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School CP - September 2010

Corpun file 22501

Joong Ang Daily, Seoul, 1 September 2010

Corporal punishment: 'sudden end'

By Christine Kim

Click to enlarge

Seoul education superintendent Kwak No-hyun said yesterday that all corporal punishment will be banned in schools in Seoul starting this semester, "although it may come as a sudden change for those in education."

Critics of the ban say alternative methods of punishment must be researched further before corporal punishment is banned. But the liberal superintendent said yesterday during a forum at the Seoul Press Center that the position is a "lazy" response.

Before Kwak's speech, the Education Ministry offered revisions to punishment regulations, including adding alternative punishment, but it did not have a timeline for instituting the changes.

"If the direction is right, then we should make our best efforts to head in that direction," said Kwak. "I want to ask what we have done to end corporal punishment," he added. "Supporting corporal punishment does not go along with this generation's state of mind.

"It brought me great distress when I saw children go on as if nothing happened when cases like 'Oh Jang-pung' broke out," Kwak said, referring to the 52-year-old sixth-grade teacher surnamed Oh who was handed heavy disciplinary punishment by the Education Ministry in early August after a video of the teacher beating a student in his classroom went viral on the Internet.

The teacher is facing possible criminal charges for allegedly using excessive force on students in his classroom on a regular basis, with parents of the students taking legal action.

Oh received the nickname "jang pung" -- a Korean word for the martial arts skill of creating a strong blow of air with your hands -- from students because "he could knock down students to the ground with just one swing of his hand."

"I was very surprised that the students studied in the classroom and talked among each other in the classroom complacently even after they had witnessed their classmates getting beaten to the point of assault. To set an example, I will come up with substitute punishments and [disciplinary] programs for students," Kwak said.

Kwak had said in July that he was planning to ban corporal punishment in schools, which sparked a flurry of arguments between those who were for the ban and conservative schools and parents who felt it was not the time to keep their children away from the cane.

The superintendent also spoke his mind yesterday on current education in Seoul and reconfirmed the policies he has been pushing since he came into office in July, including reformed teacher assessments and free lunches, which he said "should come from state funds."

Copyright by JoongAng Ilbo

Corpun file 23065


The Korea Times, Seoul, 29 September 2010

Top educator in Busan backs corporal punishment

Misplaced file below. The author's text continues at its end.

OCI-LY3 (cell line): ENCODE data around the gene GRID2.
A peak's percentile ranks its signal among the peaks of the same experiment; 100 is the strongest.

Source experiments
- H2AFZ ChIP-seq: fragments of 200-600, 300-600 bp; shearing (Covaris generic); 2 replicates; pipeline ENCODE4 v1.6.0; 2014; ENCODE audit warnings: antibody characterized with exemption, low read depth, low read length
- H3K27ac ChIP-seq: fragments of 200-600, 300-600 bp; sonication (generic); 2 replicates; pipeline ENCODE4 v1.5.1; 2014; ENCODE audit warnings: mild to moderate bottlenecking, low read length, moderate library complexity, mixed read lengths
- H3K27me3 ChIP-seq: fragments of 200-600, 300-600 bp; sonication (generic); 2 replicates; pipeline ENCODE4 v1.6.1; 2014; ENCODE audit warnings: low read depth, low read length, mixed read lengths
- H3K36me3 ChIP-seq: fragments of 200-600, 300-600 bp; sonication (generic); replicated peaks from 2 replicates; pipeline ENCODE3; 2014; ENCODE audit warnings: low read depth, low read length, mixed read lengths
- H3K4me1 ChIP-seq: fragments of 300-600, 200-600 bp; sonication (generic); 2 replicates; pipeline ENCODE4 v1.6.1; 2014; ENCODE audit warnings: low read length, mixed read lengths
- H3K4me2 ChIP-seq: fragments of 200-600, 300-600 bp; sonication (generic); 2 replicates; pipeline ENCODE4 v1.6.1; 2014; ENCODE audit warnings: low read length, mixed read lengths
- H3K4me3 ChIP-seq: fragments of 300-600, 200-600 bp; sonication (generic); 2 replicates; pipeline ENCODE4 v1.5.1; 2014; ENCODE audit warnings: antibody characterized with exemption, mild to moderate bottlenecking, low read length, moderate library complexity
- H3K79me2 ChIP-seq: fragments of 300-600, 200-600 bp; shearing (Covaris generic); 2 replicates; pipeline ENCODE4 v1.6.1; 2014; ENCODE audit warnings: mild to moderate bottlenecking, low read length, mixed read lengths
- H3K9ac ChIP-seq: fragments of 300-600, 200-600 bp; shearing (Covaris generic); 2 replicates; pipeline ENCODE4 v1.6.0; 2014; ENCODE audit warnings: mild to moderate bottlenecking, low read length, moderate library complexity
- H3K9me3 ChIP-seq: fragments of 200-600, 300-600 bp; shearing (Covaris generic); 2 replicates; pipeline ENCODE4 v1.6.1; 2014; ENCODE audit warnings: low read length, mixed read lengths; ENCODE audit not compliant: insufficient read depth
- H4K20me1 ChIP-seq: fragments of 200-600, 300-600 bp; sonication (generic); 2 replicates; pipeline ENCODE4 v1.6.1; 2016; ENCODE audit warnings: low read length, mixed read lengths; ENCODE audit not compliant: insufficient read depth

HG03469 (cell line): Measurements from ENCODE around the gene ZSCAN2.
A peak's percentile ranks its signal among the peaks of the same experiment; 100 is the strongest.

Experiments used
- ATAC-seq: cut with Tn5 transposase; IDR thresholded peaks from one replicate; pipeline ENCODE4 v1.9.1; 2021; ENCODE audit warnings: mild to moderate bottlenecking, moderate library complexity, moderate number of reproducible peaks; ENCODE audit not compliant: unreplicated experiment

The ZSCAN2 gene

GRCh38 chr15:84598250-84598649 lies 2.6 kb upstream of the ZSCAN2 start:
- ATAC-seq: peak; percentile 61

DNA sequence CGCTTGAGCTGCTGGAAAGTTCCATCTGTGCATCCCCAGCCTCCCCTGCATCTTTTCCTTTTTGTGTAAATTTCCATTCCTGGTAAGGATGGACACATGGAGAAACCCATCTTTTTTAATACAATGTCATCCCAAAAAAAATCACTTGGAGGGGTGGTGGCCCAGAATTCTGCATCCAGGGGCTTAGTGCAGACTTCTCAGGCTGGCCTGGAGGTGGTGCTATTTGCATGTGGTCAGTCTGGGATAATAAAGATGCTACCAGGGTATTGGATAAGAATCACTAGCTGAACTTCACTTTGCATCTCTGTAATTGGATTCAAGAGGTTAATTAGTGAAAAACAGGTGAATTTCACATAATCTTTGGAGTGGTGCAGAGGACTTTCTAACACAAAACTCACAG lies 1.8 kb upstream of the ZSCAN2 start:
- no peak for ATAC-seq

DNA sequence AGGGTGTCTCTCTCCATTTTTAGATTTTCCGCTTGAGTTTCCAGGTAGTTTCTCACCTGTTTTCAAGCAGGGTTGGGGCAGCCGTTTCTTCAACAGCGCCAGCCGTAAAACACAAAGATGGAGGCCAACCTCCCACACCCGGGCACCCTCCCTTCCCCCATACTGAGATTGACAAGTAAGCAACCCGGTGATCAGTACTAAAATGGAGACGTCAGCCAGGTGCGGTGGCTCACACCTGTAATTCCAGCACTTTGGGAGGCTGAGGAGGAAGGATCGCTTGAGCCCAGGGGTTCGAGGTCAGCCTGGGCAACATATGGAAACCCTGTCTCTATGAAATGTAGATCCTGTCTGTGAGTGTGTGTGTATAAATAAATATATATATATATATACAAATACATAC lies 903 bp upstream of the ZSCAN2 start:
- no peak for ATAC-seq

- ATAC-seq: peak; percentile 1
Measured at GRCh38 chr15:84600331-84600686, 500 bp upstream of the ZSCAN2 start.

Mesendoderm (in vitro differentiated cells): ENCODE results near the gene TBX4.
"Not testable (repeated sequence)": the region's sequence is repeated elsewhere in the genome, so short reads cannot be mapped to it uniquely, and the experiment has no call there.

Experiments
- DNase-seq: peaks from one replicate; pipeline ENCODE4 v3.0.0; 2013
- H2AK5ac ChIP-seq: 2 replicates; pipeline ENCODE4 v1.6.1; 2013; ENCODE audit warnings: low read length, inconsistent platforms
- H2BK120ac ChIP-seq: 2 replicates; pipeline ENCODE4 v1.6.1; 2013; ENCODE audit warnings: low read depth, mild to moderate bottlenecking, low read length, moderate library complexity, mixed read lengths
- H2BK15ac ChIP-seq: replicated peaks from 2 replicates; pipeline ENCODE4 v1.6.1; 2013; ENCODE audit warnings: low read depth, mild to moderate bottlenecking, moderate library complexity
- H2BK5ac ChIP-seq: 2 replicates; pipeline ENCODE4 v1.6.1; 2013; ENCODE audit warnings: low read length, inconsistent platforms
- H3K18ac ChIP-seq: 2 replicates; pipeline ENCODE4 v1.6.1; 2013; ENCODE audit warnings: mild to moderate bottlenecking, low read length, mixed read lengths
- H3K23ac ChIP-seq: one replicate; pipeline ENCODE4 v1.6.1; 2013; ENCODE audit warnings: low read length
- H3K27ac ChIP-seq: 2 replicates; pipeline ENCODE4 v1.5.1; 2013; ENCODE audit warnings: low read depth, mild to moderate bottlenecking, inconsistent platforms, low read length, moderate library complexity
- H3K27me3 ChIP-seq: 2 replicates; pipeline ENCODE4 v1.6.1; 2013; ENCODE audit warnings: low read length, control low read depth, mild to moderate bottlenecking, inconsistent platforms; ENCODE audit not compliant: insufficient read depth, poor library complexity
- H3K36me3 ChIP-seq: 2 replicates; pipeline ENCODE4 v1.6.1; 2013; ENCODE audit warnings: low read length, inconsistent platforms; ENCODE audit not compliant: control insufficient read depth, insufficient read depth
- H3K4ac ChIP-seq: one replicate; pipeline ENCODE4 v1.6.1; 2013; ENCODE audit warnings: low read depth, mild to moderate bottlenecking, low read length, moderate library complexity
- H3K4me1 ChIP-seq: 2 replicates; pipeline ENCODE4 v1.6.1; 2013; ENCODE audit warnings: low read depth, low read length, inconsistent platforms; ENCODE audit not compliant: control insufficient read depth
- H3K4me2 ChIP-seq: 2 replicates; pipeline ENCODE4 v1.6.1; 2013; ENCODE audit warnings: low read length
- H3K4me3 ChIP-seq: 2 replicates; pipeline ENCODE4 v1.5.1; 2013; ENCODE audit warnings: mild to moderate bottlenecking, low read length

By Kang Shin-who

Lim Hea-kyung

BUSAN -- A campaign to ban corporal punishment at schools is gaining support in the Seoul area, but the top educator in the southeastern port city of Busan thinks differently.

Unlike schools in Seoul and Gyeonggi Province that are revising rules to prevent teachers from physically disciplining students, schools here will keep them intact, allowing corporal punishment for educational purposes.

"Banning corporal punishment abruptly means teachers will be stripped of tools to control unruly students. I think we still need the 'rod of love' in classroom," said Lim Hea-kyung, superintendent of the Busan Metropolitan City of Education, in an interview with The Korea Times.

"Children sometimes do wrong and are smacked, that's the way they grow up."

The life-long educator said a complete ban on corporal punishment should be introduced after other alternative and more efficient methods of discipline are instituted.

"Teachers face a moment when they have to physically discipline students. I think it's too early to completely ban corporal punishment," she added.

The first female superintendent, elected by citizens, also expressed concerns over alternative programs designed to replace physical punishment, such as community service.

"I disagree with the idea of pushing problematic students to perform community services that should be done with a volunteer mindset," she said.

Click to enlarge

But the top educator made it clear that teachers should not insult students when they give them any form of physical punishment.

Under the current Education Law, teachers are supposed to refrain from physically punishing pupils but it leaves room for "exceptional cases for educational purposes."

On students' rights to choose hairstyle and clothing, Lim is quite flexible, saying students need to be given more freedom.

But she was firm that teachers should not let students sleep during class.

Many students who study late into the night at private cram schools or hagwon tend to fall asleep during classes at school.

Lim said the education office will order schools to take steps to wake sleeping students in classrooms and help them perform better academically.

She stressed that parents, students and teachers should all change in order to reduce private education costs.

"Parents should know hagwon don't help their children that much and realize it is a waste of money. I will ask parents not to be anxious about their children and just wait for changes in our schools," she said.

"I will ask each school's principal to keep all students awake. Sleeping students will be removed from classrooms."

She said teachers should be more competitive among other things.

"They should be ready for evaluations at any time and keep studying to enable them to teach better."

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